Over the past few years, the U.S. Patent and Trademark Office (USPTO) has experienced an uptick in filings of trademark applications from entities outside the United States, especially from China, that do not appear to have a bona fide intent to use the marks in U.S. commerce. These filings appear to be an orchestrated attempt to warehouse trademarks, often discovered on social media, so as to be able to sell them off to third parties that may actually wish to use them. This form of "trademark squatting" bears similarities to the practice of hording domain names and selling them back to the rightful owners.
As a result, the USPTO promulgated new regulations that apply to trademark applicants, registrants and parties who have a permanent legal residence or a principal place of business outside the United States. The proposed changes would require these applicants, registrants and parties to hire an attorney who is licensed to practice law in the United States to represent them at the USPTO.
Shortly after the proposed rules were published on Feb. 15, 2019, the USPTO reported that U.S. attorneys began receiving emails from operations in China and perhaps elsewhere, offering to pay to use the lawyers' information in trademark filings. These solicitations appear to be an attempt to circumvent the proposed rules regarding U.S. counsel for foreign counsel.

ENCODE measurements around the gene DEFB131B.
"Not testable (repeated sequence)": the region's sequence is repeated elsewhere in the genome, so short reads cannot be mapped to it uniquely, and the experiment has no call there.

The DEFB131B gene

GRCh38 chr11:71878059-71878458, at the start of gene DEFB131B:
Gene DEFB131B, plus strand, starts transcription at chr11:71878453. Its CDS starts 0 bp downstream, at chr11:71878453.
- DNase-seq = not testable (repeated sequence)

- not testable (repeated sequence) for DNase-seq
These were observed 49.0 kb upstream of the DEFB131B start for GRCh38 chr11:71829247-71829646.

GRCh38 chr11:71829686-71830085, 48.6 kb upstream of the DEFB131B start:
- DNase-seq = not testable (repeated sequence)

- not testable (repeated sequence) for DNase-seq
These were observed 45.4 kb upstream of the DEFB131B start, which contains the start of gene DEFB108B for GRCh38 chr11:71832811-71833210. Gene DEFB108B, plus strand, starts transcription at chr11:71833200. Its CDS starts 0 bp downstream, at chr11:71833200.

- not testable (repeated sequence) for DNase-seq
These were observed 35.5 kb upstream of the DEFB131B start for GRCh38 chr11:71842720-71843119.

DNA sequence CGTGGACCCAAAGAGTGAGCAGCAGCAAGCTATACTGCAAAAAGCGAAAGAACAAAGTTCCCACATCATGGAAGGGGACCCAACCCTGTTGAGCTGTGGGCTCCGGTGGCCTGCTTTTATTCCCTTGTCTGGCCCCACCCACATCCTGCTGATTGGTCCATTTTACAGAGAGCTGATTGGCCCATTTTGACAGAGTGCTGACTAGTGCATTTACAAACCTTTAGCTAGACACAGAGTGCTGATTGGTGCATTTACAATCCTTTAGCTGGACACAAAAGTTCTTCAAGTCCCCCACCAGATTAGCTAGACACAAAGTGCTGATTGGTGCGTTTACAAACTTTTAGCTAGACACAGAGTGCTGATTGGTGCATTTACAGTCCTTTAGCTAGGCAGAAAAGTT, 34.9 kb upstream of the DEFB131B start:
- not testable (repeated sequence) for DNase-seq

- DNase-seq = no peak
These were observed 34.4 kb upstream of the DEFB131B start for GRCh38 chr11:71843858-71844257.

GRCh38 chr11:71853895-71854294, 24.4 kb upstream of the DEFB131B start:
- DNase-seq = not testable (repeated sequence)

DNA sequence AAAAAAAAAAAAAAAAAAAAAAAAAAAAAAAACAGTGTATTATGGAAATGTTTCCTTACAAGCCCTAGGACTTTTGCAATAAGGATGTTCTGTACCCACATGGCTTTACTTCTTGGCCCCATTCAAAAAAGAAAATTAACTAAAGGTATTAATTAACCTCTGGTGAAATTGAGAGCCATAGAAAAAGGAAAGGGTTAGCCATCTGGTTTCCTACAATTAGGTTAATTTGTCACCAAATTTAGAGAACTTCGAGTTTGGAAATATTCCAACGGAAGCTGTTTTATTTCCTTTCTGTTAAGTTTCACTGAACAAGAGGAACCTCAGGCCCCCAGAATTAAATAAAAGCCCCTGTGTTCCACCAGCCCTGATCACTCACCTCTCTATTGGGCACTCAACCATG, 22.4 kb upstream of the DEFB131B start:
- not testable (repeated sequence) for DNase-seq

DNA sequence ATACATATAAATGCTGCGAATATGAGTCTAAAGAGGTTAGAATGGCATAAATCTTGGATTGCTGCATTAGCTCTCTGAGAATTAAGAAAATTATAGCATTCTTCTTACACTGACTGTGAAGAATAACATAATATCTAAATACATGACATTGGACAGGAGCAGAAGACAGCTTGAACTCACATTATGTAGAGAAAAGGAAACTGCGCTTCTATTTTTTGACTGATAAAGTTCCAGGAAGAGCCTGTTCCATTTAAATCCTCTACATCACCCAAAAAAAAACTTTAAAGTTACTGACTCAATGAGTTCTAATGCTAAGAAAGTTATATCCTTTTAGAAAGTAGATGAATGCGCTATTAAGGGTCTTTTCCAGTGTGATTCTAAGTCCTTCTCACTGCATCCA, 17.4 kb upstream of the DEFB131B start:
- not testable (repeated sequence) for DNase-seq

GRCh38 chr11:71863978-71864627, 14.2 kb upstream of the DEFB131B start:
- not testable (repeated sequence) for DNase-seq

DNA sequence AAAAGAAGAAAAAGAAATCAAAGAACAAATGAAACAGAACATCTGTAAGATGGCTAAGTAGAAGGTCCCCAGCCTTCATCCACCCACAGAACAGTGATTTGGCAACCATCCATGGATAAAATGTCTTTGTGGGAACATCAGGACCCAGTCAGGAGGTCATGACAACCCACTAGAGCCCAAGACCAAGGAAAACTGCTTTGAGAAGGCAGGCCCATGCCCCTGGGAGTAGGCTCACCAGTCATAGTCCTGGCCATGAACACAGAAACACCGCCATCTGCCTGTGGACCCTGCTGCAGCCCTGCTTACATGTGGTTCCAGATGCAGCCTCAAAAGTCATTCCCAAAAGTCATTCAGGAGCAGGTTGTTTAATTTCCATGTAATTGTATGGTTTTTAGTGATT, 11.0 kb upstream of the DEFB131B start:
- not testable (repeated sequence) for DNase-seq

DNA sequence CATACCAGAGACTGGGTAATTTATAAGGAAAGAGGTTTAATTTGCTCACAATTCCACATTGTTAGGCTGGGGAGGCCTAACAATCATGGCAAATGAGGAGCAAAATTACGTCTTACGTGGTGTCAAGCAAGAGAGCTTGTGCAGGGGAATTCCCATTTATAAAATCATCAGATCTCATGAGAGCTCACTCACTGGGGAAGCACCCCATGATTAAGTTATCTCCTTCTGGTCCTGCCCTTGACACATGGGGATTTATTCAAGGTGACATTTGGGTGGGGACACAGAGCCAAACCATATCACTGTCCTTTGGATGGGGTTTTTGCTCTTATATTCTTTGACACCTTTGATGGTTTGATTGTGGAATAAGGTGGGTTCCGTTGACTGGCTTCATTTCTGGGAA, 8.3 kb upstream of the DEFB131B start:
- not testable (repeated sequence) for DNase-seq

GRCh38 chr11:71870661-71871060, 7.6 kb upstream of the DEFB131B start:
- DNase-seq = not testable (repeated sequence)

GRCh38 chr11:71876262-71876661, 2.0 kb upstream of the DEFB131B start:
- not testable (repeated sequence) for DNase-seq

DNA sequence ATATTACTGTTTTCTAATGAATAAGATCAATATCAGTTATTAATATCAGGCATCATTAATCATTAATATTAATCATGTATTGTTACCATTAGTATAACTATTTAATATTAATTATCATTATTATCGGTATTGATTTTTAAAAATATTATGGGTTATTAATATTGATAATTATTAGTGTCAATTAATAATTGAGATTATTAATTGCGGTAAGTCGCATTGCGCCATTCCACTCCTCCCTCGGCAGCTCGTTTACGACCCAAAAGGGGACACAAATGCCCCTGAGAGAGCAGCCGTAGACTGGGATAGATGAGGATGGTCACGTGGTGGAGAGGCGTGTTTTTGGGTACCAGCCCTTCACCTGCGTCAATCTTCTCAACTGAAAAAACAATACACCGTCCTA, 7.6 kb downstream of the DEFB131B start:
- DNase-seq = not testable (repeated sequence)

U.S. attorneys who agree to provide information to foreign law firms would likely be aiding unauthorized practice of law and violating federal rules, including the USPTO Rules of Professional Conduct, 37 C.F.R. Part 11. Attorneys who violate these rules may receive discipline (including exclusion or suspension from practice before the USPTO), reprimand, censure or probation. Attorneys disciplined by the USPTO may also be reciprocally disciplined by their state bars.
Trademark owners around the world often receive official-looking email messages and letters from entities with official-sounding names or from internet domain name registries based in China, Hong Kong, Taiwan and elsewhere urging owners to renew their trademarks, file trademarks in foreign countries, subscribe to a watch service or purchase unwanted and most likely useless domain name registrations. These solicitations include offers to monitor trademarks or even have the trademarks published in a vanity publication that goes to no one. The communications often come in the form of an "invoice" that looks as though it requires payment. This most recent effort appears to be more of the same.
The USPTO would like to know about these solicitations. Trademark owners that receive offers to record or renew trademarks, or lawyers who receive solicitations asking to use their information, should forward them to TMFeedback@uspto.gov.